An institution is a facility that makes and serves at least half of residents’ meals (more than 50 percent of three meals daily) as part of its service. For example, boarding schools, general hospitals and skilled nursing facilities are types of institutions.
Example: Ms. H applies for SNAP for herself and two children who are enrolled in and live at the Milton Hershey School during the school year. Since the majority of the children’s meals are provided by the school, Ms. H is ineligible for SNAP for the children. The children may be eligible for SNAP during the summer months as long as Ms. H provides more than 50 percent of their meals at home.
An individual who lives in an institution is not eligible for SNAP unless he or she:
Lives in housing for the elderly subsidized under Section 202 of the Housing Act of 1959 or Section 236 of the National Housing Act (See 511.5);
Is a resident of a drug addiction or alcoholic treatment and rehabilitation center (See 511.6);
Lives in a (GLA) and is disabled or blind and receives disability payments as described in 7 CFR 271.2 such as Supplemental Security Income (SSI), Social Security Benefits (RSDI), VA benefits or Railroad retirement, or disability-related Medical Assistance for which the disability has been certified by the Medical Review Team (See 511.7);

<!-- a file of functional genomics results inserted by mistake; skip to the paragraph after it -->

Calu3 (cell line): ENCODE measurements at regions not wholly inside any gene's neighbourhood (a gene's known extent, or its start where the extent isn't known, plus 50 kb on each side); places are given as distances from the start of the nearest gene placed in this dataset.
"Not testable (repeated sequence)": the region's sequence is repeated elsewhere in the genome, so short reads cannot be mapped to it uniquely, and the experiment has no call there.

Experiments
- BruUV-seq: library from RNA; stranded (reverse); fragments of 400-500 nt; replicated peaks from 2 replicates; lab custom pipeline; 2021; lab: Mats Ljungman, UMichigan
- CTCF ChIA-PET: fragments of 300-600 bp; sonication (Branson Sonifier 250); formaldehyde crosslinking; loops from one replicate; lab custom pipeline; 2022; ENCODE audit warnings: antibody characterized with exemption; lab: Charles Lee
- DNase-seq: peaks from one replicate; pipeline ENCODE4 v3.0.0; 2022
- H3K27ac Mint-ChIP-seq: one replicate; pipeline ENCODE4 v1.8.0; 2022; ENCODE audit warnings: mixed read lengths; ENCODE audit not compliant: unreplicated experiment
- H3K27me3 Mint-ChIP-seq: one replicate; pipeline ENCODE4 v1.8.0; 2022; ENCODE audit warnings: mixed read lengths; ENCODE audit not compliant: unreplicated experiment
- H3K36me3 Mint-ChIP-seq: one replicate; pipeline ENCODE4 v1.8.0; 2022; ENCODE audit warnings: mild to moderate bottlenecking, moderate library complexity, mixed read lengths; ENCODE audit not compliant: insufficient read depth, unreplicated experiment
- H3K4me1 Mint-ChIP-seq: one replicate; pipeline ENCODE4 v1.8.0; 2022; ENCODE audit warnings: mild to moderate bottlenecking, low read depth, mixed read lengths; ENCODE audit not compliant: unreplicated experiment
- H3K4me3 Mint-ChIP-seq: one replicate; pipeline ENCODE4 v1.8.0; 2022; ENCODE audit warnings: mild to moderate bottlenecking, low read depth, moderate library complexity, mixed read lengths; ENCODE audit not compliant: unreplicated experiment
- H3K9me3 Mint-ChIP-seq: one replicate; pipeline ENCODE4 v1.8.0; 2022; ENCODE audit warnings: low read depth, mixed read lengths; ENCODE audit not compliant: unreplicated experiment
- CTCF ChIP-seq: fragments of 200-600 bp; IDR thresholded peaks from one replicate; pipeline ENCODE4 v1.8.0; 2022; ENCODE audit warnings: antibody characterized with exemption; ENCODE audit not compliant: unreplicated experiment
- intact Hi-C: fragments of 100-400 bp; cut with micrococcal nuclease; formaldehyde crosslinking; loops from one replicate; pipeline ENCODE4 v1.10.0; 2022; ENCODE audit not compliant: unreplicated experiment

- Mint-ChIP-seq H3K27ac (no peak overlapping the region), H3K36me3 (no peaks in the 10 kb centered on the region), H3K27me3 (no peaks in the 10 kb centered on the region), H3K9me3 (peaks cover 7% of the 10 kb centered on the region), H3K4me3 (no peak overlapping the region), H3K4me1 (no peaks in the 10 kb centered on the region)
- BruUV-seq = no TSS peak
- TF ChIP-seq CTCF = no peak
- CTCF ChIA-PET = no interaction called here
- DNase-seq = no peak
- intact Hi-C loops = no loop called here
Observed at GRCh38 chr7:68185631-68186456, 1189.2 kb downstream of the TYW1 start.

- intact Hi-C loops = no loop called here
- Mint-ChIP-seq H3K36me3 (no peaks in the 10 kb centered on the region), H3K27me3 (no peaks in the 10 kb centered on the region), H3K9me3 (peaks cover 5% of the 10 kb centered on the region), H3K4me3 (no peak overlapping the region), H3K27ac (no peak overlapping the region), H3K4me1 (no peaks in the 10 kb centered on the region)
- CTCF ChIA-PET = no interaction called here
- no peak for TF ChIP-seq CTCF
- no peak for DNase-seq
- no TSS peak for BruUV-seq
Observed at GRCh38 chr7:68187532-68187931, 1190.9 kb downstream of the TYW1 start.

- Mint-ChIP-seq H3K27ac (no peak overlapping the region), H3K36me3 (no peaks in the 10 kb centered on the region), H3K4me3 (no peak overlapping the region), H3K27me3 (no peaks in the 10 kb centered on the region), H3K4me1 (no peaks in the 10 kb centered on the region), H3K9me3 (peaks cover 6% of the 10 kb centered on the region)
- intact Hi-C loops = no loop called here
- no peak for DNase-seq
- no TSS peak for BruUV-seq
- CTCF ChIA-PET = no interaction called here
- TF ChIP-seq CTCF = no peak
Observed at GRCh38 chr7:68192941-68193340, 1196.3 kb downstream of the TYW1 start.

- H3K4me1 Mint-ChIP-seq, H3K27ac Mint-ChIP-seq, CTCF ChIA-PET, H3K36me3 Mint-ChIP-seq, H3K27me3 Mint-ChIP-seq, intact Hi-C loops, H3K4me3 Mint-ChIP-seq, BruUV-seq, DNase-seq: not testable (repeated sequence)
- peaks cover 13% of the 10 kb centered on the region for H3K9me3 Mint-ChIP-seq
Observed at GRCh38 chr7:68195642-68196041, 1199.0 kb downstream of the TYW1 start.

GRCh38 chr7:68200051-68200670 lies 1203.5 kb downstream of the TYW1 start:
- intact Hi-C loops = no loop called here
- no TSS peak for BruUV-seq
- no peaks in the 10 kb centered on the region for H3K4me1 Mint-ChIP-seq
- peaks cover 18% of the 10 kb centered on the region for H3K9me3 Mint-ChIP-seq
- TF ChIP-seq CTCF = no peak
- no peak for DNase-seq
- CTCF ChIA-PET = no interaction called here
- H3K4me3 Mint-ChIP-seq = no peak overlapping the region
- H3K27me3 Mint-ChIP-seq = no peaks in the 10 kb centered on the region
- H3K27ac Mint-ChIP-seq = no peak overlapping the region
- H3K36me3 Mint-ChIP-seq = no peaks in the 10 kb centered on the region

Is a person or a person with children temporarily living in a domestic violence shelter (See 511.9); or
Lives in a public or private nonprofit homeless shelter which can include a welfare hotel, congregate shelter, halfway house, or other supervised temporary living shelter for homeless individuals (See 511.2);
Elects not to receive a majority of meals from the facility. Individuals who choose not to receive the majority of their meals from the facility are not considered residents of an institution and are entitled to SNAP if otherwise eligible. This applies to public, private nonprofit and private for-profit institutions.
If a facility does not qualify as an institution, residents may apply for SNAP on the same basis as any other household.
7 CFR § 273.1(b)(7)(vi)
Individuals on house arrest may be eligible for SNAP benefits as long as they meet eligibility requirements and are permitted to perform essential activities for daily living as a condition of their arrest. Although confined to their home, individuals may be permitted to leave for essential preapproved activities such as work, medical appointments, and grocery shopping.
Reissued October 6, 2022, replacing April 6, 2016